YONKERS, NY--With the average new car losing 47% of its value in the first three years of ownership, buying a used car can be the best way for consumers to get the most vehicle for their money, according toConsumer Reports'annual auto issue.
Consumer Reportsfound eleven 2008 models with about the same or even fewer problems than similar 2010 models in the same class. Among the most trouble-free 2008 models were the Toyota FJ Cruiser and Yaris with 11 and 12 problems per 100 vehicles, respectively. The average 2010 car had 13 problems per 100. While the FJ Cruiser and Yaris did not score well inConsumer Reportsroad tests, some of the other most reliable 2008 models, such as the Honda CR-V and Fit did, making them better overall choices.
Overall, Japanese cars are the most trouble-free, with Honda and Toyota far ahead compared with older vehicles made by other major manufacturers, especially 2006 and earlier models.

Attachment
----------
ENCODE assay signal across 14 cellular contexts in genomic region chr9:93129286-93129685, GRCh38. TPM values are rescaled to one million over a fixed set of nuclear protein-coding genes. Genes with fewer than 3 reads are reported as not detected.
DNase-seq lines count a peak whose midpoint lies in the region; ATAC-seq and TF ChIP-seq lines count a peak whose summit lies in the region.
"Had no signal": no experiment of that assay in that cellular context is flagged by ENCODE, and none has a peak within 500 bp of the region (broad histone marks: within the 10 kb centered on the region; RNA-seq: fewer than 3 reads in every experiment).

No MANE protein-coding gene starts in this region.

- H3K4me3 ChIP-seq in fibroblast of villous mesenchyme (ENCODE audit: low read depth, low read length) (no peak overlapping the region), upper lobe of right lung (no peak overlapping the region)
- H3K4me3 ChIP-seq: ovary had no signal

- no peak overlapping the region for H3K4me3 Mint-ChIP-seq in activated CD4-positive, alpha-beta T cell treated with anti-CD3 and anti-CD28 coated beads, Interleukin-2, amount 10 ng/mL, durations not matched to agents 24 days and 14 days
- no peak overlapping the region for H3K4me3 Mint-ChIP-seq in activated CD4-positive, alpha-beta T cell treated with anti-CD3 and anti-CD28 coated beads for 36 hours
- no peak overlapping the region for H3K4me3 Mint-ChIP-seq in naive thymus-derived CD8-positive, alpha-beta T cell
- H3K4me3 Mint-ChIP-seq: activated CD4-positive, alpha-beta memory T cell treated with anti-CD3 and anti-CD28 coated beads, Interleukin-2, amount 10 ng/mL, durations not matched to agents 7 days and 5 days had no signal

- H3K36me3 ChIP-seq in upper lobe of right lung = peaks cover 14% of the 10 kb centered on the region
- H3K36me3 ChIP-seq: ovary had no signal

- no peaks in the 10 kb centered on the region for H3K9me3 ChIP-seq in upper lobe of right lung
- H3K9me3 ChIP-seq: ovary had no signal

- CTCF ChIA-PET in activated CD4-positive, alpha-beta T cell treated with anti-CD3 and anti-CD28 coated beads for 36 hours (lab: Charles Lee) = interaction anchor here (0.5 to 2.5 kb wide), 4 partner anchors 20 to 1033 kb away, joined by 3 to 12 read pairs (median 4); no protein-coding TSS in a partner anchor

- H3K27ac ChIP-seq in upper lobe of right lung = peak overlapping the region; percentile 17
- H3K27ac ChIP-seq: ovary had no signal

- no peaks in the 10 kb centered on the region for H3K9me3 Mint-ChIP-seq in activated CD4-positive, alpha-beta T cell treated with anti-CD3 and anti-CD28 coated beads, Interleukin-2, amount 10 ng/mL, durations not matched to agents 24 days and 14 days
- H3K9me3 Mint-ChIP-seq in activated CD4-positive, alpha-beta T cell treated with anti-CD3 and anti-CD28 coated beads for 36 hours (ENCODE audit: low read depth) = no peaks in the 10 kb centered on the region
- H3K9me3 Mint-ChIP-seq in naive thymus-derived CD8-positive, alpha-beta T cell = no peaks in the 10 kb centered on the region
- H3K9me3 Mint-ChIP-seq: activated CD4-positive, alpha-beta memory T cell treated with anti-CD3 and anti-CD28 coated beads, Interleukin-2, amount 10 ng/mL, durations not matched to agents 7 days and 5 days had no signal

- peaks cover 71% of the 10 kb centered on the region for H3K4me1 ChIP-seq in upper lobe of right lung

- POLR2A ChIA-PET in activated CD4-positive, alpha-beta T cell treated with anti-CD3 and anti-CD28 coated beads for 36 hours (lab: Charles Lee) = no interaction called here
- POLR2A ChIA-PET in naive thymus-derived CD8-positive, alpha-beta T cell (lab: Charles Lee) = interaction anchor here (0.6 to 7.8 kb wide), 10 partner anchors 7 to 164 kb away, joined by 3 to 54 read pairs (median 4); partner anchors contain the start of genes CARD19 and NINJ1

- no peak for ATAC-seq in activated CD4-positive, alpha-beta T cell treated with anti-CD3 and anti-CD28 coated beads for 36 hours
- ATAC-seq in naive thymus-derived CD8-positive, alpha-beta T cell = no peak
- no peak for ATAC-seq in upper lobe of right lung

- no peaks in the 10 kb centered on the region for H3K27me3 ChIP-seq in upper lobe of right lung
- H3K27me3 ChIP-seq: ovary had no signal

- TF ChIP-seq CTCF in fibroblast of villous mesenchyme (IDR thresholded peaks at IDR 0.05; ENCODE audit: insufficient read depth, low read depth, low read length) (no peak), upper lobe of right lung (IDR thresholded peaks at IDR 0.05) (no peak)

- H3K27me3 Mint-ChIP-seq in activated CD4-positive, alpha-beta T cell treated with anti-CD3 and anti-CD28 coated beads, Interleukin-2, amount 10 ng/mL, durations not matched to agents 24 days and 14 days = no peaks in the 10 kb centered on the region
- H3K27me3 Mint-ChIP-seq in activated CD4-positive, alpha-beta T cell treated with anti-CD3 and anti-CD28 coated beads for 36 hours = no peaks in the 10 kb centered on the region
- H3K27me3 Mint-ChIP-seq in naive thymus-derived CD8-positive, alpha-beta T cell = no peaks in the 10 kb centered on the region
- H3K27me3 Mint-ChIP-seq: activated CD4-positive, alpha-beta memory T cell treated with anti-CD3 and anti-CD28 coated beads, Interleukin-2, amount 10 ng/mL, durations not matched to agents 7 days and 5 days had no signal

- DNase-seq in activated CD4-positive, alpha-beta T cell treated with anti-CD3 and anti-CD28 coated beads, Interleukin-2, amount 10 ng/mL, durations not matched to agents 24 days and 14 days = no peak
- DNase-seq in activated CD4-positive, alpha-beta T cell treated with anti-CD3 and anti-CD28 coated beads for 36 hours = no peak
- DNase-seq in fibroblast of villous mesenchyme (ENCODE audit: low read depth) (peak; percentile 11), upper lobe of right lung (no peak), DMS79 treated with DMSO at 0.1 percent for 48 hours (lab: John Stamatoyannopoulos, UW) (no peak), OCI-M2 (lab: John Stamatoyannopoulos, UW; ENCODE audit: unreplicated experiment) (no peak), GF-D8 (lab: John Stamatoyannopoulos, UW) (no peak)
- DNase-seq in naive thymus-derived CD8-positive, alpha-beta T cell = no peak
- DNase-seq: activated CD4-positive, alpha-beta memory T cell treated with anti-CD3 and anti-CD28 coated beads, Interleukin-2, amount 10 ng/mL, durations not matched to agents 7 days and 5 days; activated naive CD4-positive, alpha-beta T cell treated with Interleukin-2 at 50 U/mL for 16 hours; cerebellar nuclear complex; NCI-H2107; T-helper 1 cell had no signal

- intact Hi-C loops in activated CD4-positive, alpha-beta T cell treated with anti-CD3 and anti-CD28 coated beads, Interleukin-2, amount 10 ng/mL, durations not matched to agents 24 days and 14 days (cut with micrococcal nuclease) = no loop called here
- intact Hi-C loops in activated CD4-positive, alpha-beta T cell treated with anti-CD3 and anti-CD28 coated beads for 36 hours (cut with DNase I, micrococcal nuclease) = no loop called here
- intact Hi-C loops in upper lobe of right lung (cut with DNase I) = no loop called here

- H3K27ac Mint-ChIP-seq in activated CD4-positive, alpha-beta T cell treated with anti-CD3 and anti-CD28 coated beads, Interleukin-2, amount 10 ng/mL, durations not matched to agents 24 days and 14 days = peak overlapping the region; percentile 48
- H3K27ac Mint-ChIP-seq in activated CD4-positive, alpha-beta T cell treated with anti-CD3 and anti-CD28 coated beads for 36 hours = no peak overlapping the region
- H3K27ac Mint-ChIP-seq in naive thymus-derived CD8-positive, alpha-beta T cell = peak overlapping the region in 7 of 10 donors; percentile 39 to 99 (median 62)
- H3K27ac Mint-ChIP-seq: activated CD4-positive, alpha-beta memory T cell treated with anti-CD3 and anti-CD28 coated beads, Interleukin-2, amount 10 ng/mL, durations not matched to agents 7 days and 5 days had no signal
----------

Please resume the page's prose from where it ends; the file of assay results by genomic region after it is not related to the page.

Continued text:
Some models have an alarming problem rate even when they're still fairly new. More than one in four owners of the 2009 four-cylinder Toyota Tacoma pickup reported a problem with the radio in the 12 months covered by the survey. For now, it's being replaced free under Toyota's basic warranty, which expires after three years or 36,000 miles.
The survey also found that five-year-old models can be good bets for used-car buyers, although problem rates, on average, are worse than rates of three- or four-year-old cars. While three-quarters of the three-year-old vehicles in Consumer Reports' Survey were problem free, so were two-thirds of the five-year-olds. The most problem-free five-year-old model was the 2006 Toyota Highlander V6, which had 19 problems per 100 vehicles.
Consumer Reports’survey also found that cars older than five years are not so trouble-free. Only half of the nine- and 10-year-old vehicles had gone 12 months without a reported problem.
Consumer Reports: Some Used Cars Have Fewer Problems Than New Models
March 1, 2011